Tuesday, October 5, 2010
The movement of bringing your arm forward from the late cocking position. This phase ends when the ball is released from your hand.
With your throwing shoulder, the scapula protracts using the serratus anterior muscle and pectoralis minor muscle. The scapula of your glove hand will maintain retraction using your rhomboid muscles and the middle/lower fibers of the trapezius muscle.
Throwing Hand- Diagonally adducts shoulder joint by concentrically contracting your pectoralis major, anterior deltoid, and coracobrachialis muscles.
Glove Hand- Shoulder joint stays in adduction by eccentrically contracting your latissimus dorsi, teres major, and lower pectoralis major muscles.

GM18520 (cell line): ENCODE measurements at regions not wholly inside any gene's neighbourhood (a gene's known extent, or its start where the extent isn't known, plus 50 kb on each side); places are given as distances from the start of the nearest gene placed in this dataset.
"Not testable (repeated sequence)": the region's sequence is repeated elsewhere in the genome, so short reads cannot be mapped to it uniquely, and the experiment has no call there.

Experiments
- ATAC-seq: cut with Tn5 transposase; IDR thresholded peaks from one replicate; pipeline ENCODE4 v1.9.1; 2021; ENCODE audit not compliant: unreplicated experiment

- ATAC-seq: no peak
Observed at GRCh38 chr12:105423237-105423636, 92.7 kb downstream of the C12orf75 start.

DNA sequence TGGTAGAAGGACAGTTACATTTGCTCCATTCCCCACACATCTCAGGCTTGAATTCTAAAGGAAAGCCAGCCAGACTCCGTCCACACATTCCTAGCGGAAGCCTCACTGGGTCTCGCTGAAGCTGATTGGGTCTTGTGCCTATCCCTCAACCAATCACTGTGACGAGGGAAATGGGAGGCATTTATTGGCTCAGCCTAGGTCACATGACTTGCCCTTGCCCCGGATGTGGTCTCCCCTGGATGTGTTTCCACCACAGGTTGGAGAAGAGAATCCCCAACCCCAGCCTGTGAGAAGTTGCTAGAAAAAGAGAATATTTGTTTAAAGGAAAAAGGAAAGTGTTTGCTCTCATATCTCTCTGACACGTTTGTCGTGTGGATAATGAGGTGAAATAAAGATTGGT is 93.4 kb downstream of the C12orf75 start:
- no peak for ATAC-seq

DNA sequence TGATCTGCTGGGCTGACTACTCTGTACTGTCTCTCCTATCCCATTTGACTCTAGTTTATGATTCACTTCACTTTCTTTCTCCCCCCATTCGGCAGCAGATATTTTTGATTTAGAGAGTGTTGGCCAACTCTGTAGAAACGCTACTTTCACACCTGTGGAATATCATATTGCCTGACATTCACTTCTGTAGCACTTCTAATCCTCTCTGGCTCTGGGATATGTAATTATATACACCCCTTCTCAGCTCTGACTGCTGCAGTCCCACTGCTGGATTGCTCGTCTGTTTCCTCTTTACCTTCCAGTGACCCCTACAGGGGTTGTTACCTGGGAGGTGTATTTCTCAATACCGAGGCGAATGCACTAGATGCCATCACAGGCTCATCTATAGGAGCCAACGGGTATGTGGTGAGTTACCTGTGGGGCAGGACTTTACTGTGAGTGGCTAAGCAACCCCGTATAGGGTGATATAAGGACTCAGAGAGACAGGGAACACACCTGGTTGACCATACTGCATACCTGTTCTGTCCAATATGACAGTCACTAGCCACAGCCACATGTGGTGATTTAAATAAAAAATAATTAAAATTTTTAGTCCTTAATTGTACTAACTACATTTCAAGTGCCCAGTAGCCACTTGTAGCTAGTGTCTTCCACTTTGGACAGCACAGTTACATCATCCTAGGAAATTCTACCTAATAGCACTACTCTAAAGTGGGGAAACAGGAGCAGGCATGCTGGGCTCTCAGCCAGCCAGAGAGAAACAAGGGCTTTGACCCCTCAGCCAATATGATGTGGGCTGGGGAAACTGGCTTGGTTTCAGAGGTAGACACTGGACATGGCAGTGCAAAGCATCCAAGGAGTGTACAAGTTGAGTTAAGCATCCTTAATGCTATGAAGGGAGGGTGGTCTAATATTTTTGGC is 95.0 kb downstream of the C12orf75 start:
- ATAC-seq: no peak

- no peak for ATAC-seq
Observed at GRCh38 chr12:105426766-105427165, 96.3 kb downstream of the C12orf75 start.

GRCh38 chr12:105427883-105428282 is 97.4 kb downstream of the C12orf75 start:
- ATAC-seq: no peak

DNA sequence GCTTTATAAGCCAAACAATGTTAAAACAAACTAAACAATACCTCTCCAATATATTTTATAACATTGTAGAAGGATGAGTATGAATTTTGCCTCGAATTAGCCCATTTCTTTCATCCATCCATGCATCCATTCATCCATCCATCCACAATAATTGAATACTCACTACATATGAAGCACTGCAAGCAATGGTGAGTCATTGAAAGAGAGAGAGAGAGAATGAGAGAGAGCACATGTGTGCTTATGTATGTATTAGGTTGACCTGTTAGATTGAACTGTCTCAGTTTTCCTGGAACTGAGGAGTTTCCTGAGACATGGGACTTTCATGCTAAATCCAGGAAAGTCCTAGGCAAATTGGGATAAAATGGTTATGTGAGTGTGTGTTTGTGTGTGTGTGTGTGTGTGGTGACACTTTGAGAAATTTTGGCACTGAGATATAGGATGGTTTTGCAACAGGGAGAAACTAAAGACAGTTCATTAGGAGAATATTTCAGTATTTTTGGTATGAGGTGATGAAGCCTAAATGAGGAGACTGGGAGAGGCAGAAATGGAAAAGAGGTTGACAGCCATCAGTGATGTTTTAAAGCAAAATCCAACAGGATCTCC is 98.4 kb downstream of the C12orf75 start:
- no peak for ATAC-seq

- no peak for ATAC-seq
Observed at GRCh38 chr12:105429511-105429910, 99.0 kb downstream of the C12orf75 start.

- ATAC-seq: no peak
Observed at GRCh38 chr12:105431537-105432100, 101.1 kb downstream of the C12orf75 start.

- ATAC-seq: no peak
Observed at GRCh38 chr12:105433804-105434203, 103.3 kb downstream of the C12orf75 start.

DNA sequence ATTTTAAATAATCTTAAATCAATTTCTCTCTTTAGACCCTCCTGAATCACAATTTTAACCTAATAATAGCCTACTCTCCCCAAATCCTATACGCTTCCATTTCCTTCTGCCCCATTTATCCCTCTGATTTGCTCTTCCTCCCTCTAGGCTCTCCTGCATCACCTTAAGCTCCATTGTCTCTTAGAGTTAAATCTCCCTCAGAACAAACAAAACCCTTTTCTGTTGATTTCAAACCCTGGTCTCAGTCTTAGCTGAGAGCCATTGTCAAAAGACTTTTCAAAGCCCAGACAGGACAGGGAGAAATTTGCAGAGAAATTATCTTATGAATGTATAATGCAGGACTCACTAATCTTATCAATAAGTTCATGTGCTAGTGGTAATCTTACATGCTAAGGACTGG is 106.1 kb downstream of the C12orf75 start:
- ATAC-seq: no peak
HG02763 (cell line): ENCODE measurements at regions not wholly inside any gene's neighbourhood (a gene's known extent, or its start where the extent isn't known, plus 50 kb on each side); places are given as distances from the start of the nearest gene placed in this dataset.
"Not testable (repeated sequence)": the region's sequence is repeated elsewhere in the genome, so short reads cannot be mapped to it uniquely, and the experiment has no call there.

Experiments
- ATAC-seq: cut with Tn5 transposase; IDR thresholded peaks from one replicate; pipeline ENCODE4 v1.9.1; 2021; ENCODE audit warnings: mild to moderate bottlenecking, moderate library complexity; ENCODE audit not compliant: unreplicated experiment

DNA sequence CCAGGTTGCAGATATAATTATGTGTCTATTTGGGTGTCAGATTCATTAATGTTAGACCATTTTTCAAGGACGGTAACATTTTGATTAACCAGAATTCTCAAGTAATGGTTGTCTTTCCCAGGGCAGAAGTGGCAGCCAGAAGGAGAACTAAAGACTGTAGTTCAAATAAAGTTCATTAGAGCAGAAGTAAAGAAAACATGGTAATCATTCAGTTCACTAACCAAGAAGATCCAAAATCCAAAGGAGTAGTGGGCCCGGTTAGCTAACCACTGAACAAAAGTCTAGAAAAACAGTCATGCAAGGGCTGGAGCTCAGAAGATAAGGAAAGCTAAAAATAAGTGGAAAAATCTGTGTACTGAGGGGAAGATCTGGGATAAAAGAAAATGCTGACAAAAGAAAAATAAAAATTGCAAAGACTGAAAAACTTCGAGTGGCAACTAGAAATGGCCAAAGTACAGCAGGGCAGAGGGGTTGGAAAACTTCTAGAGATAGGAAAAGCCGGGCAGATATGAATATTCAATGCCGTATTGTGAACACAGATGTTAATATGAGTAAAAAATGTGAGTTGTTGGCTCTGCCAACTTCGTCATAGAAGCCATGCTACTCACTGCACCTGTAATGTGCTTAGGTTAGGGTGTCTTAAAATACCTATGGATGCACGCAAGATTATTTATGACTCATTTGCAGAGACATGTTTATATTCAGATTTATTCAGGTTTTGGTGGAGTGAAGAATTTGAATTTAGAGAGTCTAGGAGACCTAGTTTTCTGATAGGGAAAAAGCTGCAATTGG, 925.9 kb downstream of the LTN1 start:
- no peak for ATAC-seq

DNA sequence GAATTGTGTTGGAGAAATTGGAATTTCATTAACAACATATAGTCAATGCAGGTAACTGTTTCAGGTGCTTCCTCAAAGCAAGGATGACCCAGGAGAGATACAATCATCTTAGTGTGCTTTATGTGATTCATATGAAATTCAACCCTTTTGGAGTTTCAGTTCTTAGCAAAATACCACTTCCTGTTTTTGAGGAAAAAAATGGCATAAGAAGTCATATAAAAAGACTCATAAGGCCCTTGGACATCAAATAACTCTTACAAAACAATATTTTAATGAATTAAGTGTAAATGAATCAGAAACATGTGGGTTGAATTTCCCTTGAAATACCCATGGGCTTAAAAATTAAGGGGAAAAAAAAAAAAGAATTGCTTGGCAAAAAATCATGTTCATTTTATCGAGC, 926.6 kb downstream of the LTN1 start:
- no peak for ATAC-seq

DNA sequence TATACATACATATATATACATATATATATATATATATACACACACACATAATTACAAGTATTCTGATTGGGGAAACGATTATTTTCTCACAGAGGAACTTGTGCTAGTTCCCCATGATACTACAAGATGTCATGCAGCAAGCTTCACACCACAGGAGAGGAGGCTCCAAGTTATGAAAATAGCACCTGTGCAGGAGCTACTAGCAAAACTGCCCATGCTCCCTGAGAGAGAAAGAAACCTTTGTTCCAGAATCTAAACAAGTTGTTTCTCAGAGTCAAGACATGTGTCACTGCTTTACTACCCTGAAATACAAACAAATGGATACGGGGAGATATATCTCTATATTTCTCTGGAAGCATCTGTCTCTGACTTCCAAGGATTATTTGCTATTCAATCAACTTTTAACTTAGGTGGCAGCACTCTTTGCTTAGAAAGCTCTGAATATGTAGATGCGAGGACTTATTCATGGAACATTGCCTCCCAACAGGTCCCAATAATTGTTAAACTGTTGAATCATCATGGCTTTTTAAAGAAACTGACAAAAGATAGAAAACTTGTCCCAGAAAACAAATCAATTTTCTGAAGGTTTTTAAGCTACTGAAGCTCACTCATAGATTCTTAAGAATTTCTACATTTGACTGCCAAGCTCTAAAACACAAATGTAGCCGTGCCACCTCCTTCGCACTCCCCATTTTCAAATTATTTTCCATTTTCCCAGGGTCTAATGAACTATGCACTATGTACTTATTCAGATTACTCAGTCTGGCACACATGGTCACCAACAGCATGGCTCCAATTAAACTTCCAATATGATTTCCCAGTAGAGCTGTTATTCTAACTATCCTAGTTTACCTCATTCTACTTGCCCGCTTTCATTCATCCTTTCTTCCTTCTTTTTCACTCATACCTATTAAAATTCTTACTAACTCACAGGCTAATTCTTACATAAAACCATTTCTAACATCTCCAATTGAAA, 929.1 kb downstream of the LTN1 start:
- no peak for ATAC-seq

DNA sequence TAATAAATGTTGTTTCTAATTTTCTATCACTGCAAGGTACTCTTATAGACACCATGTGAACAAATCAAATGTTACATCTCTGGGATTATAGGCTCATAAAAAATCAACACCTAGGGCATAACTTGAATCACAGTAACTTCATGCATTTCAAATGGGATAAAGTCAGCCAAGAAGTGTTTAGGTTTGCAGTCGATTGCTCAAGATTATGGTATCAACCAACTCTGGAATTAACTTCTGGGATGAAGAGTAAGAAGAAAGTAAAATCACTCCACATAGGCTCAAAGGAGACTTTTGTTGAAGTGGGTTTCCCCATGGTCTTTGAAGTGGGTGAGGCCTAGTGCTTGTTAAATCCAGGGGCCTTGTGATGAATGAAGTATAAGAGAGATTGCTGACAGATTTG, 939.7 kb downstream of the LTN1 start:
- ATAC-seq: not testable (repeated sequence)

Stays flexed to 10˚ with your glove hand elbow by concentrically contracting both heads of the biceps brachii, brachialis, and brachioradialis muscles. Your throwing hand forearm also stays slightly supinated by concentrically contracting both heads of the biceps brachii, brachioradialis, and supinator muscles.
Your lead foot causes the hip to stay externally rotated by eccentrically contracting your piriformis, gemellus superior and inferior, obturator internus and externus, and quadratus femoris muscles. This causes a left transverse rotation. The opposite side of your hip stays internally rotated by concentrically contracting your gracilis, semitendinosus, and semimembranosus muscles causing a right transverse rotation pelvic tilt.
Lead knee remains slightly flexed by concetrically contracting your biceps femoris, popliteus, semimembranosus and semitendinosus. The opposite knee remains internally rotated by isometrically contracting your popliteus, semimembranosus and semitendinosus muscles.